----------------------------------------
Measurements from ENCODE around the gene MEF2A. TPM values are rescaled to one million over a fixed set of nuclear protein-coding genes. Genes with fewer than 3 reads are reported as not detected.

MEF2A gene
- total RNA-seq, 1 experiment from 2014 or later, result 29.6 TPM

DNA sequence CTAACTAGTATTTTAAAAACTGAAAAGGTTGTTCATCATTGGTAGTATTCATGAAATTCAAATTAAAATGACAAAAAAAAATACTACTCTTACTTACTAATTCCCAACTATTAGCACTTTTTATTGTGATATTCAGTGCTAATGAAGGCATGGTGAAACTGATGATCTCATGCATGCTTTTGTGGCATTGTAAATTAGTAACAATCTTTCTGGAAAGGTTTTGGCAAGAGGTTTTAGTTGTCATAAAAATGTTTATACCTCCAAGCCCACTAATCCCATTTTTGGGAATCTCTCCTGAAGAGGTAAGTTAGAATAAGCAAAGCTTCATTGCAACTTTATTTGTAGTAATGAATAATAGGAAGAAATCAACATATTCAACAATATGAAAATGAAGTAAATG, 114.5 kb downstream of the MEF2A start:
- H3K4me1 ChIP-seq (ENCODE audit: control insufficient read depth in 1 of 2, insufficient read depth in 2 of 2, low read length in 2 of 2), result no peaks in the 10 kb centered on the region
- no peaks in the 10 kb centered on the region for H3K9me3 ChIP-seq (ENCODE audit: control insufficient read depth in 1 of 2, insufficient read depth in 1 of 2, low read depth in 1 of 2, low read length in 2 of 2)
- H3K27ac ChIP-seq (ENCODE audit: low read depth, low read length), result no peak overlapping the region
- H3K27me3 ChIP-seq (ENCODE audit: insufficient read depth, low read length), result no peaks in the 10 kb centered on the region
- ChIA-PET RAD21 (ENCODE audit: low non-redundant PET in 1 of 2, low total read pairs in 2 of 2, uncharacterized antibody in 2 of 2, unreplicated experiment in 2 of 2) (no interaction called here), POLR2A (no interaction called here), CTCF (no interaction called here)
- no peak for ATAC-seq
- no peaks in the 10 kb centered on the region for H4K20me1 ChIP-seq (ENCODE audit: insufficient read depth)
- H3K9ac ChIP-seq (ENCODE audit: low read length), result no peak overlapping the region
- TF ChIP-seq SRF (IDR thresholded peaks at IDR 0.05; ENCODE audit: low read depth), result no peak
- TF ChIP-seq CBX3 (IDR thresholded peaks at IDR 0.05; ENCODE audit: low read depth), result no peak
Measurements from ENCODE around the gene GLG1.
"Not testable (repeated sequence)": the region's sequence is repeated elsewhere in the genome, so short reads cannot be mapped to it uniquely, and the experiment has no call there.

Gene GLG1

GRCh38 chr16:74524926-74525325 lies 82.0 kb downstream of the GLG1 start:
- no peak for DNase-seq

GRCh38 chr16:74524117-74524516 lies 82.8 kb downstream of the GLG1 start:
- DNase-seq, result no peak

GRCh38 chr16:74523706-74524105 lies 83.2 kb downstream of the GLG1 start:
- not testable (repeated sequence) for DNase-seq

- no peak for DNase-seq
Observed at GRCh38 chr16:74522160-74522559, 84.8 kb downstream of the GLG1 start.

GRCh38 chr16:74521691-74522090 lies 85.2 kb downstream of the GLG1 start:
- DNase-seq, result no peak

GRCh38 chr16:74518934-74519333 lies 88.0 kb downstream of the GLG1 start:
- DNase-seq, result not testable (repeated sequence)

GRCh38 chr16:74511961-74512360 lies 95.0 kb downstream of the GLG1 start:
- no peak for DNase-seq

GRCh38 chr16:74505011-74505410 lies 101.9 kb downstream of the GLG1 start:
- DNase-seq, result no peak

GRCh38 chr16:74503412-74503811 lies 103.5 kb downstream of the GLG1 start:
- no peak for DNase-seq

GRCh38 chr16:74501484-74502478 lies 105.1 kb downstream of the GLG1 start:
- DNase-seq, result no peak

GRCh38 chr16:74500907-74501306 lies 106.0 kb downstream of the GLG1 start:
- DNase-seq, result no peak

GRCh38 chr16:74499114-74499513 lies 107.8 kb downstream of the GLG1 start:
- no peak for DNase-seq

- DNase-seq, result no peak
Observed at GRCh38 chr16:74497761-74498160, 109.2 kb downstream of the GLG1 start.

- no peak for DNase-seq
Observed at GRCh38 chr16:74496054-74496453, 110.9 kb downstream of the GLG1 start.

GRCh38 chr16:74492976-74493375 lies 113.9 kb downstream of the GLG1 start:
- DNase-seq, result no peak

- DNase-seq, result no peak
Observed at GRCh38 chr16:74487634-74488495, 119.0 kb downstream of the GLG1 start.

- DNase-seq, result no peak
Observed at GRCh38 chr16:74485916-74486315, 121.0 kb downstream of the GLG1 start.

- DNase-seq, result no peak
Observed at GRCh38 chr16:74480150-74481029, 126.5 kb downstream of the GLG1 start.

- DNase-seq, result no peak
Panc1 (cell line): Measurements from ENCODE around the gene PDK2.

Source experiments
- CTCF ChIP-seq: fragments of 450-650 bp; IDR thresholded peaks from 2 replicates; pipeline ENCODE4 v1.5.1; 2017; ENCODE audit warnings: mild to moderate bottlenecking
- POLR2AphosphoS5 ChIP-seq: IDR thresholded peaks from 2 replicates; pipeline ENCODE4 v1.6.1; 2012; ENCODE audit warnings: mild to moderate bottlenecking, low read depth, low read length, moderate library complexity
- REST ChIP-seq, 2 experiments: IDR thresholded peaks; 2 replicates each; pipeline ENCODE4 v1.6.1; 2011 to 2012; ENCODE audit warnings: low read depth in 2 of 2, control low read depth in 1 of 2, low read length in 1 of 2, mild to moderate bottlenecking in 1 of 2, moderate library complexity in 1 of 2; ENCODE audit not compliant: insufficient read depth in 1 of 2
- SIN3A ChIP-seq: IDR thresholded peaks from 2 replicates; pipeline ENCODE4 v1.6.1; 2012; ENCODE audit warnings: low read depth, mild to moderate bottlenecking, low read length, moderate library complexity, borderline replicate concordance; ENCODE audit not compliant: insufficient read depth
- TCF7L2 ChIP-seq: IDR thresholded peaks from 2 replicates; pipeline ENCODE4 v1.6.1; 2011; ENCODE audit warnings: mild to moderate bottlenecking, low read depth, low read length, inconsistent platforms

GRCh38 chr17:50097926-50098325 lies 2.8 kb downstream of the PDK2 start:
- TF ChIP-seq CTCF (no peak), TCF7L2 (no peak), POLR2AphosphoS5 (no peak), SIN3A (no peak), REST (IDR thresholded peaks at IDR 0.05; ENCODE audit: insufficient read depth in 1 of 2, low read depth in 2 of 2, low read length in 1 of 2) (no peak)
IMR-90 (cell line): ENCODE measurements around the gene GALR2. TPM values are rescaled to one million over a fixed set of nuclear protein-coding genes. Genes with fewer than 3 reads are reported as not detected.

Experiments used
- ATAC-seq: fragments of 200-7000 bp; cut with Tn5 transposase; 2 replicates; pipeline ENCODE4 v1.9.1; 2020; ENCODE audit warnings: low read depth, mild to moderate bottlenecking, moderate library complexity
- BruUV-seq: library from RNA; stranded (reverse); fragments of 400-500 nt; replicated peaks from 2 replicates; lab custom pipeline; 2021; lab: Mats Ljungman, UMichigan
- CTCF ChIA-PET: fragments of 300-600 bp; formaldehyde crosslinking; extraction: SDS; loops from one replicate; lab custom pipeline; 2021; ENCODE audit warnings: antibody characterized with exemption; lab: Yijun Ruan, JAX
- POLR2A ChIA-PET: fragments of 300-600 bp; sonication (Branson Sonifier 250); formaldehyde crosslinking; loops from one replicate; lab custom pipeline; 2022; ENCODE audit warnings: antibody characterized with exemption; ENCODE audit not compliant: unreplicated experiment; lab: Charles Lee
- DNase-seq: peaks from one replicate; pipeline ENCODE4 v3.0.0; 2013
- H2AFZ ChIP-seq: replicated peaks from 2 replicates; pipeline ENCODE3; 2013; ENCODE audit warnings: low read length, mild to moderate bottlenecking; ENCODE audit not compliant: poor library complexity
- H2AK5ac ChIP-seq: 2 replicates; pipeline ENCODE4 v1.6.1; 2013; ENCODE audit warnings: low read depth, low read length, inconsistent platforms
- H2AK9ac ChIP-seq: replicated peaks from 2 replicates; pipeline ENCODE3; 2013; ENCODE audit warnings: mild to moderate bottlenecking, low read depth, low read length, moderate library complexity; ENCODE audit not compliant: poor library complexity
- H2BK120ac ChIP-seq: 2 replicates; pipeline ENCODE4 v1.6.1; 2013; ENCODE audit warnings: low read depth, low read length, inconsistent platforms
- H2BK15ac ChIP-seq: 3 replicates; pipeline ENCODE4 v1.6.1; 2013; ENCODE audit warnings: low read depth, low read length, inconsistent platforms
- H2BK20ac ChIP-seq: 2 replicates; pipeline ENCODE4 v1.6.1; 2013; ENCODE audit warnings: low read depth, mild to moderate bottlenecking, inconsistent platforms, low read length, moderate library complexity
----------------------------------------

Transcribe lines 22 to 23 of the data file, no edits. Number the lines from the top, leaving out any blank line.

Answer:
GRCh38 chr16:74523706-74524105 lies 83.2 kb downstream of the GLG1 start:
- not testable (repeated sequence) for DNase-seq